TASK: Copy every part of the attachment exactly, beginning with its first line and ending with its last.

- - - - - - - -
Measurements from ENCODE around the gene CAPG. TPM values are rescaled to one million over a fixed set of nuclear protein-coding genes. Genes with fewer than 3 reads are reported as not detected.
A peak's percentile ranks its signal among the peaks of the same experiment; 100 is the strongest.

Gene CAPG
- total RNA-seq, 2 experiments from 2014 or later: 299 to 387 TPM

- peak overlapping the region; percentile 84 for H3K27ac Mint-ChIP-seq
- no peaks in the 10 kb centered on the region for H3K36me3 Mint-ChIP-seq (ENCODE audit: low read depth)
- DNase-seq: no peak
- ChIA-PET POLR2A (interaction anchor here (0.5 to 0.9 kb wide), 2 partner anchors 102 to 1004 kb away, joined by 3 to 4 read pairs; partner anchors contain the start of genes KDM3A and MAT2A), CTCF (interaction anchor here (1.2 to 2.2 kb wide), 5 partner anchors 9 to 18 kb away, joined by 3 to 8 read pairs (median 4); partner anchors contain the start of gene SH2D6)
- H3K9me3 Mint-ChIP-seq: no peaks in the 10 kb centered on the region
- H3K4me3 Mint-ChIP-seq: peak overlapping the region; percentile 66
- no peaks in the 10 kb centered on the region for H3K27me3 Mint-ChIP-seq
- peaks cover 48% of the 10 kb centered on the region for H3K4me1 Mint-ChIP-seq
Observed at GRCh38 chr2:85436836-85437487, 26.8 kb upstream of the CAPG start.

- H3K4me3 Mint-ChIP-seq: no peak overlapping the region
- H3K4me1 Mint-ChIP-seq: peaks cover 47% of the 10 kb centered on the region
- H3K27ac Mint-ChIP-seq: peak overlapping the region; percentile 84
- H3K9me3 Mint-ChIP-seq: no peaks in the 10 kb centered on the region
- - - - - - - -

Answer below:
Measurements from ENCODE around the gene CAPG. TPM values are rescaled to one million over a fixed set of nuclear protein-coding genes. Genes with fewer than 3 reads are reported as not detected.
A peak's percentile ranks its signal among the peaks of the same experiment; 100 is the strongest.

Gene CAPG
- total RNA-seq, 2 experiments from 2014 or later: 299 to 387 TPM

- peak overlapping the region; percentile 84 for H3K27ac Mint-ChIP-seq
- no peaks in the 10 kb centered on the region for H3K36me3 Mint-ChIP-seq (ENCODE audit: low read depth)
- DNase-seq: no peak
- ChIA-PET POLR2A (interaction anchor here (0.5 to 0.9 kb wide), 2 partner anchors 102 to 1004 kb away, joined by 3 to 4 read pairs; partner anchors contain the start of genes KDM3A and MAT2A), CTCF (interaction anchor here (1.2 to 2.2 kb wide), 5 partner anchors 9 to 18 kb away, joined by 3 to 8 read pairs (median 4); partner anchors contain the start of gene SH2D6)
- H3K9me3 Mint-ChIP-seq: no peaks in the 10 kb centered on the region
- H3K4me3 Mint-ChIP-seq: peak overlapping the region; percentile 66
- no peaks in the 10 kb centered on the region for H3K27me3 Mint-ChIP-seq
- peaks cover 48% of the 10 kb centered on the region for H3K4me1 Mint-ChIP-seq
Observed at GRCh38 chr2:85436836-85437487, 26.8 kb upstream of the CAPG start.

- H3K4me3 Mint-ChIP-seq: no peak overlapping the region
- H3K4me1 Mint-ChIP-seq: peaks cover 47% of the 10 kb centered on the region
- H3K27ac Mint-ChIP-seq: peak overlapping the region; percentile 84
- H3K9me3 Mint-ChIP-seq: no peaks in the 10 kb centered on the region